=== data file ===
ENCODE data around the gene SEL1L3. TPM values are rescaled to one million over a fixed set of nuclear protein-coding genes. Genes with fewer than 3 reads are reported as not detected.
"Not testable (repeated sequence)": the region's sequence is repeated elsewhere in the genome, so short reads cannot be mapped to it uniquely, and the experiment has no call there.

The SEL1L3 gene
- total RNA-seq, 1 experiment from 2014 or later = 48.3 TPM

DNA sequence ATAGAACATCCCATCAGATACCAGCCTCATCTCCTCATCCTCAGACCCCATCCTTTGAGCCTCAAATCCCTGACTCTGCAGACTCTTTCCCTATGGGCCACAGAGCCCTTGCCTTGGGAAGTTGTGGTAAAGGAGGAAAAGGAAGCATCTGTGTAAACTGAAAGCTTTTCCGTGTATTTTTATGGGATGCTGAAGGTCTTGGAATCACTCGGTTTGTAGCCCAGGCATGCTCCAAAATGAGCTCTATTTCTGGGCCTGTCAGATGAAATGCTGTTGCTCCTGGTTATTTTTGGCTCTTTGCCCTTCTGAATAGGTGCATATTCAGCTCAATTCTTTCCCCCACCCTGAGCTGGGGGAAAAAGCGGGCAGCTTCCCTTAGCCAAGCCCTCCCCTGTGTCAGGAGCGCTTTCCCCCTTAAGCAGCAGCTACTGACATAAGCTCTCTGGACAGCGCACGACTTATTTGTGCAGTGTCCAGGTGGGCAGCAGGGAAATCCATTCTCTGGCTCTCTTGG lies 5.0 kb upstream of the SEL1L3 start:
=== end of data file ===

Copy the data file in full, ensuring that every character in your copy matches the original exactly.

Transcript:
ENCODE data around the gene SEL1L3. TPM values are rescaled to one million over a fixed set of nuclear protein-coding genes. Genes with fewer than 3 reads are reported as not detected.
"Not testable (repeated sequence)": the region's sequence is repeated elsewhere in the genome, so short reads cannot be mapped to it uniquely, and the experiment has no call there.

The SEL1L3 gene
- total RNA-seq, 1 experiment from 2014 or later = 48.3 TPM

DNA sequence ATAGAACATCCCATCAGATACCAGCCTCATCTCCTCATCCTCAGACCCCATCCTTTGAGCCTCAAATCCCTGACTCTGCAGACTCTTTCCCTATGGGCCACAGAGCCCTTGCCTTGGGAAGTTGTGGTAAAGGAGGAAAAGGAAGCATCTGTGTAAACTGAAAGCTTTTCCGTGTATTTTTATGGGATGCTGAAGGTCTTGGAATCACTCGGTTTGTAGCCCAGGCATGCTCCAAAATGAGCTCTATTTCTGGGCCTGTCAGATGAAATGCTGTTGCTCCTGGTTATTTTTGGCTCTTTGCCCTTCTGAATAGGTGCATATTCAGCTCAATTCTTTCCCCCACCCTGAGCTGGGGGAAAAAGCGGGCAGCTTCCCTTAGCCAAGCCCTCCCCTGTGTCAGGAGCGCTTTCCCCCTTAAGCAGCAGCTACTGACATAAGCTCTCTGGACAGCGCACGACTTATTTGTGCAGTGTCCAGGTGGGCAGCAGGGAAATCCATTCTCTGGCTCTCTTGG lies 5.0 kb upstream of the SEL1L3 start: